Martin, whose organisation also marks its 40th anniversary this year, says: "Almost a quarter of a million women in Ireland are suffering physical abuse and half a million are dealing with emotional abuse – those are huge numbers. There is a lot of work that still needs to be done."

One of the primary issues concerning Women's Aid is the under-reporting of abuse. Research by Domestic Violence services organisation SAFE Ireland ( shows that on a woman will experience 35 incidents of domestic abuse before disclosing it to anyone and just 29pc of Irish women who experience abuse report it to gardai.

Michelle felt too emotionally worn down to tell anyone what was going on. "Even now I look back and wonder what happened," she says. "It happened so slowly and he was so discreet. When it all came out, there were people who looked at me like I was mad saying 'you're joking, he's lovely'.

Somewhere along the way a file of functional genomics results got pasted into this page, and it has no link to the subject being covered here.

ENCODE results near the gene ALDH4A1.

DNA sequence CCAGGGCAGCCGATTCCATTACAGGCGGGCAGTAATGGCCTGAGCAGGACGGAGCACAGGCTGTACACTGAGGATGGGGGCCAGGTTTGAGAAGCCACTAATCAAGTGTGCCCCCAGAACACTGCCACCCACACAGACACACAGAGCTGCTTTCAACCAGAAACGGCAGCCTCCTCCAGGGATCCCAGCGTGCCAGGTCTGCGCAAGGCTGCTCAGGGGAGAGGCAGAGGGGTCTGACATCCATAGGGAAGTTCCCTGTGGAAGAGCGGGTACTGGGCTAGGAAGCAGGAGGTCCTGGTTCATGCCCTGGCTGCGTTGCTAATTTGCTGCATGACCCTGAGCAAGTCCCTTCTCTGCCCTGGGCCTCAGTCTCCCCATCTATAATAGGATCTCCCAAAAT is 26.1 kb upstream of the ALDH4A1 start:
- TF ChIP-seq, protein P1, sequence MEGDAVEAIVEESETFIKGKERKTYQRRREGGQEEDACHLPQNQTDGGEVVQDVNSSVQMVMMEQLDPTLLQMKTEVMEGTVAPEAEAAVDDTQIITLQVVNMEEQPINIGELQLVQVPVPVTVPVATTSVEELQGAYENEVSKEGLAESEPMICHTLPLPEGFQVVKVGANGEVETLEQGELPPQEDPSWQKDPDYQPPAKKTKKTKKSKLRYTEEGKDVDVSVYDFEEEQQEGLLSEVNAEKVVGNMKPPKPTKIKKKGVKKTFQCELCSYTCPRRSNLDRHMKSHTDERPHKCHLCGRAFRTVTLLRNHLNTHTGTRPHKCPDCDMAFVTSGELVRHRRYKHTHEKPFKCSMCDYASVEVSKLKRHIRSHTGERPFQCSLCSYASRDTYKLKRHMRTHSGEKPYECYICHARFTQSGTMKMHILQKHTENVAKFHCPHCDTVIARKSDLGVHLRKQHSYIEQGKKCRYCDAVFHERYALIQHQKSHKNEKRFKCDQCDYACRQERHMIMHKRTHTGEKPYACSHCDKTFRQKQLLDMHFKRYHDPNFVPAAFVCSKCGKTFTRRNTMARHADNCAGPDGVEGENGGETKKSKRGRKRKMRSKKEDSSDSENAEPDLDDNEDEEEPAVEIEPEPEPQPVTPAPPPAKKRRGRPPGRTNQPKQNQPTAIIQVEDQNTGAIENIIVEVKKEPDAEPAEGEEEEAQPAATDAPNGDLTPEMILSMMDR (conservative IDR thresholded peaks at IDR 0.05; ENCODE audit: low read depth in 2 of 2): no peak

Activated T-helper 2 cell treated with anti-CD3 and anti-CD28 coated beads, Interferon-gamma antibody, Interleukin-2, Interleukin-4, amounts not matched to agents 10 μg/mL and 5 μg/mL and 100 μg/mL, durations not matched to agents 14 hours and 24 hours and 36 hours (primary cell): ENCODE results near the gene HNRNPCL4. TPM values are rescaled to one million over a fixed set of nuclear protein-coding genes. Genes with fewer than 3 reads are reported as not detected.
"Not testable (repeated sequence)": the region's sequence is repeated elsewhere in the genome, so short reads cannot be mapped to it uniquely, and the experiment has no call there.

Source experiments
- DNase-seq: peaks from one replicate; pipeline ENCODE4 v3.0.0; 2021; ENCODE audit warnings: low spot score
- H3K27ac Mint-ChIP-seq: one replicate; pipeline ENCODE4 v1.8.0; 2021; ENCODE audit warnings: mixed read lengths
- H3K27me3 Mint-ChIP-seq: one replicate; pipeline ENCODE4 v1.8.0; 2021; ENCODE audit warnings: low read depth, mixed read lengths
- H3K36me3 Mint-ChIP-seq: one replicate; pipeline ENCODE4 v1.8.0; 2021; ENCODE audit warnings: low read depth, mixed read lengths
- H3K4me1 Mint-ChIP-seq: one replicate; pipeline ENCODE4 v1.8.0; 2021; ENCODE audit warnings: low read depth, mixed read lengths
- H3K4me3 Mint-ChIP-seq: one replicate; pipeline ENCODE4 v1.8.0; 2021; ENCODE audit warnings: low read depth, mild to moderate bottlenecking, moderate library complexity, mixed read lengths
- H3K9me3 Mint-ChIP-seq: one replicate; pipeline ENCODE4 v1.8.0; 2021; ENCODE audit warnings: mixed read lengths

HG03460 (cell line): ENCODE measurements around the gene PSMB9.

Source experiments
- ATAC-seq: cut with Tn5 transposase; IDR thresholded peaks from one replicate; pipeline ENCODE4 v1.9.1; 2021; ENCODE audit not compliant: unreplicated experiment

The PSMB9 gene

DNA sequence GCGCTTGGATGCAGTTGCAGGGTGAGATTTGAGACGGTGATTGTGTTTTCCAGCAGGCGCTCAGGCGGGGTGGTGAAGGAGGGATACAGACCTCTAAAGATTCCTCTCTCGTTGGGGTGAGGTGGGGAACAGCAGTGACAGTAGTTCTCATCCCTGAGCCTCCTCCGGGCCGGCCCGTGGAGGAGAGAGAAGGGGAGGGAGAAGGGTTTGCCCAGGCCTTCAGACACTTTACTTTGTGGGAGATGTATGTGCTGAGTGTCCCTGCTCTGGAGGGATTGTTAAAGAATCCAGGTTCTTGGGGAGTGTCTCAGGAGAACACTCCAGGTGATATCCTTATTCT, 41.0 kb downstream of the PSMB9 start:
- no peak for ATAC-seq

"Then there were other people that he'd bullied at work who said 'we always knew what he was like'.

"All I wanted to know was why did they never say anything? If just once someone had said something, it might have made a difference."

Michelle, who endured nearly seven years of emotional and sexual abuse, never identified herself as a stereotypical 'battered wife'. Neither did Susan* (48) a mum-of-one who was abused mentally and physically by her husband for over 10 years. Both are well educated, middle-class women, whose husbands were upstanding members of the community.

"I would always have said I wasn't 'one of those' women, anyone who met my husband would have said he was very charming," says Susan.

It was only when she joined a support group through ADAPT Domestic Abuse Services ( that she realised – she was. "There were doctors' wives, solicitors' wives, rich women, poor women. But the one thing we all had in common was that we were married to the same man."

It's this issue with identification that support organisations fear could be preventing more women from accessing help and stopping people from identifying abuse within a relationship.